From the department of TMI comes news that UCLA researchers had figured out how to predict with a year or so when a woman's last period of all time will be.
Because LA Weekly is your source for stuff you don't really want to know about.
Turns out that academics at the Westwood school have figured out how to test hormones to ...
... predict when menopause will begin.
It's actually useful information because women can then prepare for such things as the onset of bone loss and cardiovascular issues associated with the end of reproductive ability.
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According to the research, headed for next month's Journal of Clinical Endocrinology and Metabolism, testing estradiol (E2) and follicle stimulating hormone (FSH) could determine if women were within one year of their final periods.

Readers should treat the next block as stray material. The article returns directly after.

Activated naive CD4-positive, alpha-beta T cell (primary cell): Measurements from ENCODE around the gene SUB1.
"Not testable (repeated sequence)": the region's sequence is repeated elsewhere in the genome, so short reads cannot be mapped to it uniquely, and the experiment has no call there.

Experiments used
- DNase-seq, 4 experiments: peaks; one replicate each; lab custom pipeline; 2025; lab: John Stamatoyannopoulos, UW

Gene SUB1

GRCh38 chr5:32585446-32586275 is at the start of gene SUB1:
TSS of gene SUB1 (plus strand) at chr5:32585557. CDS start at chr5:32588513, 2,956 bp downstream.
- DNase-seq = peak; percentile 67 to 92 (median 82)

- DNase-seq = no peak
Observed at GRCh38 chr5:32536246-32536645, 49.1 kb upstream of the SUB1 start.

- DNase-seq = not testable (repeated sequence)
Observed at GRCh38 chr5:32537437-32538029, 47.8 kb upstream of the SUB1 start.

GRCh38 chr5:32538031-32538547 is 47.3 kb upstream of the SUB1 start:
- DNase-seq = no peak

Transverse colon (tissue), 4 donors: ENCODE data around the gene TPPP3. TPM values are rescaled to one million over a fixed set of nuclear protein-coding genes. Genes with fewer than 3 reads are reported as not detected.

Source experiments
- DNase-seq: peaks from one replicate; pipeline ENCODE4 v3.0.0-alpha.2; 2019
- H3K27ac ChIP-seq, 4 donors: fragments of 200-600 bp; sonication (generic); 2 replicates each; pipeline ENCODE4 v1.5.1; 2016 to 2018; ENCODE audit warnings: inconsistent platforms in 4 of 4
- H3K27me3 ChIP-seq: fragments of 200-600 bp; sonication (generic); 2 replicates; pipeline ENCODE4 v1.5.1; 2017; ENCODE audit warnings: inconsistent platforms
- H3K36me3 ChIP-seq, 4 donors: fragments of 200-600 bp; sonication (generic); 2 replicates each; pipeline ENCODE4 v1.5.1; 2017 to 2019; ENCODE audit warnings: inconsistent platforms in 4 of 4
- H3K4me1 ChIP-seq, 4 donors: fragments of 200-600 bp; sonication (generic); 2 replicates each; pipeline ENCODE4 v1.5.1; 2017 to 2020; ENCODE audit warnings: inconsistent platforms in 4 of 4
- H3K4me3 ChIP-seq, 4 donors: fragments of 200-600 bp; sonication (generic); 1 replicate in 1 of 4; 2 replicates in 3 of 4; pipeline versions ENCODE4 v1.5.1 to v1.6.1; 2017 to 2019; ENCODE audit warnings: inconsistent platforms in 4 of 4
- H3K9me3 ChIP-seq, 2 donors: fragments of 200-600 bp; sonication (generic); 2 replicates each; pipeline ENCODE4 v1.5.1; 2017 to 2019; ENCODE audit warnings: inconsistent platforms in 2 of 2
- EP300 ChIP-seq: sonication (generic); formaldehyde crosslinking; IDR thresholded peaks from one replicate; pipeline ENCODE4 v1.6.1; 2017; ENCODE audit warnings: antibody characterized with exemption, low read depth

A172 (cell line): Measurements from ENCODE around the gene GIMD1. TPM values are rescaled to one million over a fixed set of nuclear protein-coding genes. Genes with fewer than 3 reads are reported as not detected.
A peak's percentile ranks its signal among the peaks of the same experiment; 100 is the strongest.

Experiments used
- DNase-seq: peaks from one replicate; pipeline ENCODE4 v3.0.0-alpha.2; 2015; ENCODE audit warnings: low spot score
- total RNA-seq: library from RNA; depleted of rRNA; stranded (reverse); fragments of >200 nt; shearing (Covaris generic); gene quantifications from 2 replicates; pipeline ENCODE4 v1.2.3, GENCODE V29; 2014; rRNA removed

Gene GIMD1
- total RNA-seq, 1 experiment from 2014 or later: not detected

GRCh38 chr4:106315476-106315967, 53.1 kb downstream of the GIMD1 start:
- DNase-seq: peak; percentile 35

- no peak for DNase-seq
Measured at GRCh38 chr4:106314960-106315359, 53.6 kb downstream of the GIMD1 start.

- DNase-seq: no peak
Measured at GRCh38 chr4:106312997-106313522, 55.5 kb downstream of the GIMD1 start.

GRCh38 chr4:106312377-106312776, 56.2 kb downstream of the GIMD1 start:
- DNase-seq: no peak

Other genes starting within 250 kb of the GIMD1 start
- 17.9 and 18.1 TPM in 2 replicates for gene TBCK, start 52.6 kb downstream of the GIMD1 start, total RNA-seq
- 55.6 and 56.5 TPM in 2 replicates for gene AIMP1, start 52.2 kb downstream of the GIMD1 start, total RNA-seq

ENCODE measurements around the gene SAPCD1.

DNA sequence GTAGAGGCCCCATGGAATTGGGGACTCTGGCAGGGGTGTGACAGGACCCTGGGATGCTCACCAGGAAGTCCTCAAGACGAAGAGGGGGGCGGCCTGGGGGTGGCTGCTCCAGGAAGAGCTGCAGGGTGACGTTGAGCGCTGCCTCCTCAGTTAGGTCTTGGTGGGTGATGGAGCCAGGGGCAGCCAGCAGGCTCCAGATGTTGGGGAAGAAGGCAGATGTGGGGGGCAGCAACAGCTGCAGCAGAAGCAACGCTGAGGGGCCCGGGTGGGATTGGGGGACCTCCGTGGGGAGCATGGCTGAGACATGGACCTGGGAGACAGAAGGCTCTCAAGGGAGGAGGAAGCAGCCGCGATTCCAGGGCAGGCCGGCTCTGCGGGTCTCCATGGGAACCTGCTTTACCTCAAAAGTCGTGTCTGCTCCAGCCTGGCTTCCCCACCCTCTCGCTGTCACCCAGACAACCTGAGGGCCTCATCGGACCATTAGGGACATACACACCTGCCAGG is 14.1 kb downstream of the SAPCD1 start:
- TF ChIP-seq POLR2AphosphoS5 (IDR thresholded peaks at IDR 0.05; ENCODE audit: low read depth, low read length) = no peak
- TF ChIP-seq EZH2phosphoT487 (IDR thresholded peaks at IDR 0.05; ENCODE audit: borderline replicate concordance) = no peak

By why you ask? Why torture us with this information? Gail Greendale, professor of medicine in the division of geriatrics at the David Geffen School of Medicine at UCLA:
Being able to estimate when the final menstrual period will take place has taken on importance beyond just helping women gauge when they will stop having periods. We know that potentially deleterious physiological developments, such as the onset of bone loss and an increase in cardiovascular risk factors, precede the final menses by at least a year.